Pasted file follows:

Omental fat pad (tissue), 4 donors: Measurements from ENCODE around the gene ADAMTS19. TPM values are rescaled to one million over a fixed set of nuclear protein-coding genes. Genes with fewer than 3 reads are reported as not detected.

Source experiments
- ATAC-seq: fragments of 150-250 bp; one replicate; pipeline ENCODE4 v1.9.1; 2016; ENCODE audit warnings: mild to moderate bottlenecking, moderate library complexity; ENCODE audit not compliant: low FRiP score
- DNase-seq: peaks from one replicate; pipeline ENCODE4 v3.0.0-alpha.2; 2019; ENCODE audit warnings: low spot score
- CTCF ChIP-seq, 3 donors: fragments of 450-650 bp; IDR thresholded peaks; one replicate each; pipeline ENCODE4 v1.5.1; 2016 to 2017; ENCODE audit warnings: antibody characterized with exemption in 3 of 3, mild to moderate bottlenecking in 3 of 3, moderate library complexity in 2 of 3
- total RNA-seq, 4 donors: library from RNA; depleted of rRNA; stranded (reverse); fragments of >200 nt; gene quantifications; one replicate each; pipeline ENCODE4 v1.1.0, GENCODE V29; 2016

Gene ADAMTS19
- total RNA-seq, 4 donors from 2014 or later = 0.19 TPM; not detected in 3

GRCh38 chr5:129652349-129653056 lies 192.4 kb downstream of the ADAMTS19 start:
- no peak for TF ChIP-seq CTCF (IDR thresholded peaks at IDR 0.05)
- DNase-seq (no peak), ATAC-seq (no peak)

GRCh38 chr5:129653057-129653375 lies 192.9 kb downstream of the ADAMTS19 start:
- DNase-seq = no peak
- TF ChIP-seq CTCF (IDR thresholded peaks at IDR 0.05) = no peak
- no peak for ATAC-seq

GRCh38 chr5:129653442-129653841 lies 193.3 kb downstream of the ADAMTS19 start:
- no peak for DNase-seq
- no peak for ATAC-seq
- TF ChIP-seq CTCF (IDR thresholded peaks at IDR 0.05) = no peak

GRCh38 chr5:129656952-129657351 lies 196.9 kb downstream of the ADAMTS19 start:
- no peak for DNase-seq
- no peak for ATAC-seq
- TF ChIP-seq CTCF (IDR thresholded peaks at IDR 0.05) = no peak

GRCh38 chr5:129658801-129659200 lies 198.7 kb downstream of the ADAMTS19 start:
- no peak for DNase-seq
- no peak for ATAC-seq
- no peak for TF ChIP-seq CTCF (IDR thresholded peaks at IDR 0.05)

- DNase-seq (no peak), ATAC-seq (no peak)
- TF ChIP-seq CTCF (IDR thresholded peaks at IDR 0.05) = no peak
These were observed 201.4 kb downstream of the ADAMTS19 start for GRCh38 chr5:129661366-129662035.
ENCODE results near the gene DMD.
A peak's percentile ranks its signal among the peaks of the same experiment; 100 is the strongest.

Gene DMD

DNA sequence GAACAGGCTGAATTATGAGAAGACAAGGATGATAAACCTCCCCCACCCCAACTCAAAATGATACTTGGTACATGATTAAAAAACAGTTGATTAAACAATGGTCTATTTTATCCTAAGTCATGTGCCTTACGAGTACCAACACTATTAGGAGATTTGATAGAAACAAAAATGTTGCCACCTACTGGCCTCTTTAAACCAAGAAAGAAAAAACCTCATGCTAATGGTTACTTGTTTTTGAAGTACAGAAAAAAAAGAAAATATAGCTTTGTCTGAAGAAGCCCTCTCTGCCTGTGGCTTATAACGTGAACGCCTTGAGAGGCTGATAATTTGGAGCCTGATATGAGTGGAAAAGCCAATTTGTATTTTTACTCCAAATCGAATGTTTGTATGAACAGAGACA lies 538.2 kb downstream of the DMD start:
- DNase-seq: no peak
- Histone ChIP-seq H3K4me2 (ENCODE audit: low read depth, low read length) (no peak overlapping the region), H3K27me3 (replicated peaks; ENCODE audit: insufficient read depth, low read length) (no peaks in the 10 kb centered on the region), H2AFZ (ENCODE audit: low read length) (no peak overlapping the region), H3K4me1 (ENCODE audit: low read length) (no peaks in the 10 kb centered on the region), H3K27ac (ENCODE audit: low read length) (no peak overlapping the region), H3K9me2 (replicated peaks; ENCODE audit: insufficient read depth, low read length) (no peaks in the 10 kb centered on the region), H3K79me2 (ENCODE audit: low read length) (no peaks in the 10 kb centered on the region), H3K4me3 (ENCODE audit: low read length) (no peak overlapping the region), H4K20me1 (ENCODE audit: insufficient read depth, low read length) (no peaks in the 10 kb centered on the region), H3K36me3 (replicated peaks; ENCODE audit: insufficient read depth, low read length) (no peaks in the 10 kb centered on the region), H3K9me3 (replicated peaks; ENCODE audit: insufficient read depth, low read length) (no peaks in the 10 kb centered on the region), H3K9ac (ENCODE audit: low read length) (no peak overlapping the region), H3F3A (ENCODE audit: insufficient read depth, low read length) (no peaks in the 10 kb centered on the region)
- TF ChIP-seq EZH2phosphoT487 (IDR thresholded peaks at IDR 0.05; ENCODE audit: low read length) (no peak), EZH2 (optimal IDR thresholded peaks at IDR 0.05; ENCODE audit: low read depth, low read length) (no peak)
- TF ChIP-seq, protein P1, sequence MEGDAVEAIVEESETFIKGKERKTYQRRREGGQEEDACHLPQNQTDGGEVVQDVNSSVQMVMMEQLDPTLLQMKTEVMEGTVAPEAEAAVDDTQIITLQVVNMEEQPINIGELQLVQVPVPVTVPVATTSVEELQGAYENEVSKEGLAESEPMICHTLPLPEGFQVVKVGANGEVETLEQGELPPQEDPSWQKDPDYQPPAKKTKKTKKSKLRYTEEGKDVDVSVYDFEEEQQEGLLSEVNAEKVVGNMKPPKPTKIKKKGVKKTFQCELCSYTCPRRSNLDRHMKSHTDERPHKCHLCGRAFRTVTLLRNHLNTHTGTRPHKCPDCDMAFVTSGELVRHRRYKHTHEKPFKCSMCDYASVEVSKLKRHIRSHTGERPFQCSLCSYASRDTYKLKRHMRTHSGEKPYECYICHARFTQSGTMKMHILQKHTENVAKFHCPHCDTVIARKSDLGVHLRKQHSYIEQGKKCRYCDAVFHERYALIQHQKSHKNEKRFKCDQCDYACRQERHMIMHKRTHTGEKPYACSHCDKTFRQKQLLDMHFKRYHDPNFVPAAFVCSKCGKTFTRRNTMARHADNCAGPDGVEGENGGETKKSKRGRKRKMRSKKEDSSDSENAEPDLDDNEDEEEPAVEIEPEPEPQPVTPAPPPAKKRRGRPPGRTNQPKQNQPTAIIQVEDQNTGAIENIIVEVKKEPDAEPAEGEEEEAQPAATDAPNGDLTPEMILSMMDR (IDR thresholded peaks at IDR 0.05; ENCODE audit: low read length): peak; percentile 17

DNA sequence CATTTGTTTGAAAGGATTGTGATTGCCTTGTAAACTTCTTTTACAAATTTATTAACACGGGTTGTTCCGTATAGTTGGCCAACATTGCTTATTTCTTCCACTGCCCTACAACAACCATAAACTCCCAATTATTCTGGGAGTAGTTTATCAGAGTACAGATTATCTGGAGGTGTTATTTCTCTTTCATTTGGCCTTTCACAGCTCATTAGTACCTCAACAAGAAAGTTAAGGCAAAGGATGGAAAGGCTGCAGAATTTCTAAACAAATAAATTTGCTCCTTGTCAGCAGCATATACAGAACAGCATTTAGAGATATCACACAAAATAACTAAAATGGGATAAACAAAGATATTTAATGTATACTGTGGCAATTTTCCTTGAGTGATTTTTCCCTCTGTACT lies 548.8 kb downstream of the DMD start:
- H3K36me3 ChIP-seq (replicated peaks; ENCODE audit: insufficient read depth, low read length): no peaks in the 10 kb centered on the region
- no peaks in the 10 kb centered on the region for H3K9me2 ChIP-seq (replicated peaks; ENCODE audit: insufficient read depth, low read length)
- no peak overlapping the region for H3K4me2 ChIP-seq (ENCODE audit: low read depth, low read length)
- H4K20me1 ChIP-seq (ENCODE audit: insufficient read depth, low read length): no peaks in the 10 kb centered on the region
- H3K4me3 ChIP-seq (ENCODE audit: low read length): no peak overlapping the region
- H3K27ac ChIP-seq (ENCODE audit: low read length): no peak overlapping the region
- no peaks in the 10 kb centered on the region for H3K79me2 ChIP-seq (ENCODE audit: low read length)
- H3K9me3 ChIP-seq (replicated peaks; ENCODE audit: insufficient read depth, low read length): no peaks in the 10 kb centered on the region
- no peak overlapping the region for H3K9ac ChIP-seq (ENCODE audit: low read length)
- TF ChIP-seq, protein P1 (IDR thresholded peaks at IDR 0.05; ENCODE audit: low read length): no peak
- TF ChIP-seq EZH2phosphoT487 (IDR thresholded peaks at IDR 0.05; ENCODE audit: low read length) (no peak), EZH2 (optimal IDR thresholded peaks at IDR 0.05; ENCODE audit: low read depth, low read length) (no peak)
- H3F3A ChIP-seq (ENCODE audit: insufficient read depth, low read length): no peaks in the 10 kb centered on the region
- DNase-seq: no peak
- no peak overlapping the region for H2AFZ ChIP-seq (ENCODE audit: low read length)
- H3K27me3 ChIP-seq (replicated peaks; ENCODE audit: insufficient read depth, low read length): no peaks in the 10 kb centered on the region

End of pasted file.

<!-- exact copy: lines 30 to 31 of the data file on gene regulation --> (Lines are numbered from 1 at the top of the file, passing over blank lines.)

These were observed 201.4 kb downstream of the ADAMTS19 start for GRCh38 chr5:129661366-129662035.
ENCODE results near the gene DMD.